Anthony Brian Arthur DRUMMOND
- Born: 1964
- Marriage: Carole CROMPTON
- Died: 3 May 2005, Stratford, Taranaki, New Zealand at age 41
- Buried: 10 May 2005, Manukau Memorial Gardens, Papatoetoe, Auckland, New Zealand
Plane on fire before explosion - witness
04 May 2005
A plane that crashed killing two crew in Taranaki last night shook houses as it passed overhead on fire before exploding into a ball of flames.
The Airworks Metroliner, carrying courier cargo from Auckland to Blenheim, crashed about 10.15pm around 5km east of Stratford.
Stratford police today named the two pilots killed in the crash. They were Clive Rodger Adamson, 43, of Wellington, and Anthony Brian Arthur Drummond, 41, of Manukau City.
Inspector Frank Grant said the bodies of the two men had been recovered from the crash scene and were being taking to New Plymouth where a post mortem would be carried out.
About 15 to 20 people had come into the police station today with items of debris and witness accounts, he said.
The debris had been found up to 15km from the farmland - about 5km east of Stratford - where the fuselage and cockpit had been found.
It appeared the aircraft turned off course and went off radar before the crash, Mr Grant said.
Area resident Geoff Hunger said the plane had shaken his house last night, making a noise something like a fighter jet, as it went overhead.
He thought the noise had been so intense inside the house probably because the plane had been so low at the time.
"We wondered what was coming through the house as it went over the top of here. That made us look out the window and you could see the thing on fire,"
"It was just a ball of flames ... It was like you'd got a big bonfire in your backyard as it went through."
After hearing the noise and going outside he had seen "this orange glow going through the sky and about 20 seconds later there was just a big explosion (in midair), I suppose, but you didn't hear it from here", Mr Hunger said.
"When it exploded you saw the big, big flash of exploding, then you saw what would be the burning bits of the plane falling out of the sky."
He had thought it might be a meteor, but "if it was a shooting star, she was one hell of a shooting star."
It had been frightening when it went past.
"You thought, 'that's fair moving', and it was just a big bright light, a big orange glow going through the sky, and then as it sort of slows down on what is our horizon it just went 'boof' into a big red, orange glow. Then you just saw these bits fall to the ground like teardrops of just big balls of flame."
Another resident, Clair Edwards, said the noise had given her a fright.
"It was a huge, huge noise ... unbelievable."
At first it sounded something like the noise made when young motorists did "donuts" on the road, she said.
"But I thought, it's too heavy. Then it just got louder and louder and then this huge explosion then dead silence, totally dead silence."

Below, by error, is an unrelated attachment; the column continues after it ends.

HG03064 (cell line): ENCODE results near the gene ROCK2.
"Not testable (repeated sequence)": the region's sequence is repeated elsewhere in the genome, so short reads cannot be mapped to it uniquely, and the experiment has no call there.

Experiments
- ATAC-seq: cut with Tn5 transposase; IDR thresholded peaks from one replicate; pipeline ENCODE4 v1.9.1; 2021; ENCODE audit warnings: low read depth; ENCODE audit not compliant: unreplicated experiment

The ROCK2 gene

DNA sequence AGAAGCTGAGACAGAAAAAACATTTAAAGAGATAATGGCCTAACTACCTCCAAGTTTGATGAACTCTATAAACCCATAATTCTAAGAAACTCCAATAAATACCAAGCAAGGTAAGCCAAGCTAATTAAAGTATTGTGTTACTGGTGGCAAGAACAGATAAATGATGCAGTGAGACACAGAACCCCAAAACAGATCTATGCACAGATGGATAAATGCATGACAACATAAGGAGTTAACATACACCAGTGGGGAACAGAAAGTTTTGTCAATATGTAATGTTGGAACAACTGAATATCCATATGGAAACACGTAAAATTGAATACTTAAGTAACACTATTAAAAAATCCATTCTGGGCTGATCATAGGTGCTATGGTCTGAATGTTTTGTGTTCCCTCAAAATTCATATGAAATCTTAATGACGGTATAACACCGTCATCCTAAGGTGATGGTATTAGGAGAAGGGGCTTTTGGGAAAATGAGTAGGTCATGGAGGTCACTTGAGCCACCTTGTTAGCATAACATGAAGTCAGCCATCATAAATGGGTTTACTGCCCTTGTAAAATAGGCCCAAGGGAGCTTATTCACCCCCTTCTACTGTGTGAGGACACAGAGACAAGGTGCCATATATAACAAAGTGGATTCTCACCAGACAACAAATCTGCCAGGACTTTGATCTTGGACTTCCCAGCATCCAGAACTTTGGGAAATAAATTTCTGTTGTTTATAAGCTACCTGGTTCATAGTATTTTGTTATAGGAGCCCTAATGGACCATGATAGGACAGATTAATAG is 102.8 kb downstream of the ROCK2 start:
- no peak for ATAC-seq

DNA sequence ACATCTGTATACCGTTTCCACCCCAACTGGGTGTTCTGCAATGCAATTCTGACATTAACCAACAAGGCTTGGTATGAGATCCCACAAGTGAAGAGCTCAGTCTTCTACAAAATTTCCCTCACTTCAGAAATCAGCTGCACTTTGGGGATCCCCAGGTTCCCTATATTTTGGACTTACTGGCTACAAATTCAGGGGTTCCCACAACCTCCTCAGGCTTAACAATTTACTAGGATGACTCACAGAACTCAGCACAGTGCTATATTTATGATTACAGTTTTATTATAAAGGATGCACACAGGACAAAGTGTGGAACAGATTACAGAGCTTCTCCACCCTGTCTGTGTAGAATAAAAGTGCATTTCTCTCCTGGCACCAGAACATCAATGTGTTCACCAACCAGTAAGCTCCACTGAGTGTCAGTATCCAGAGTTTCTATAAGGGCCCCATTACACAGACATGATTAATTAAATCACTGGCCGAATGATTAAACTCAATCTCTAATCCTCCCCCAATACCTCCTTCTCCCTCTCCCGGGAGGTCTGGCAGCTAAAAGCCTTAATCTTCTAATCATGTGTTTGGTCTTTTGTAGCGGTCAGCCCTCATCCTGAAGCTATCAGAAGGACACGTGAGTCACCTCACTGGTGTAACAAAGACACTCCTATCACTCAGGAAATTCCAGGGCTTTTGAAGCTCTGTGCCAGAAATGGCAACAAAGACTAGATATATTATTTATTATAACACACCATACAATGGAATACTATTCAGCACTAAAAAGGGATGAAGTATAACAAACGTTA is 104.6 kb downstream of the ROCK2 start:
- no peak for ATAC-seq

Inspector Tom Ireland of police central communications said major pieces of wreckage had been found in gullies and wooded areas, with the Fire Service being called in to put out fires.
Police had received about 20 phone calls about the crash, with reports varying from "a ball of fire in the sky", to "a ball of fire on the ground", Mr Ireland said.
"So at some stage there has been a fire, whether it's been in the air, and a break-up has occurred in the air, or on the ground, that's for the air crash investigators to determine."
"In this case the plane's come down from over 20,000 feet, so the impact's been quite substantial and there will of course be debris spread over quite a wide ... field."
Last night's operation had not been difficult, with the Rescue Coordination Centre putting a helicopter up and police getting staff to the area, Mr Ireland said.
"It was just a matter of locating exactly where the aircraft had come to rest, in the major pieces.
"Being in rural farmland, of course, we were very, very lucky that there were no injuries on the ground."
The Transport Accident Investigation Commission said it had sent two people to Taranaki today to investigate the cause of the crash.
The plane was a Fairchild metroliner SA227-AC, registration ZK-POA, chief investigator of accidents John Mockett said in a statement.
A Blenheim air cargo pilot who has been in the business for many years said investigators would look first at whether someone had posted "undeclared hazardous goods" that should not have been sent.
"Aeroplanes don't come down like this," he said. "It is not normally this dramatic. It is going to be something unusual."
Such goods could include anything combustible - turpentine, for example.
The pilot said there had not been a mid-air collision and there would not have been birds up there.
After cargo, the next possibility was mechanical, he said.
The incident was an unfortunate tragedy that involved two very experienced pilots.
New Zealand Post spokesman Ian Long said there was nothing to suggest any hazardous substances were on board.
"It wouldn't help at all to get into speculation at his stage," he said.
He said people had a responsibility to declare hazardous substances and there were checks and balances to ensure unsafe material was not sent.
The plane had been carrying items sent through courier brands Courier Post and Skyroad, largely all destined for Blenheim and Nelson.
The brands were operated by the company Express Couriers, a joint venture between NZ Post and DHL.
The aircraft had been operated by company Airworks on behalf of NZ Post.
Anthony married Carole CROMPTON.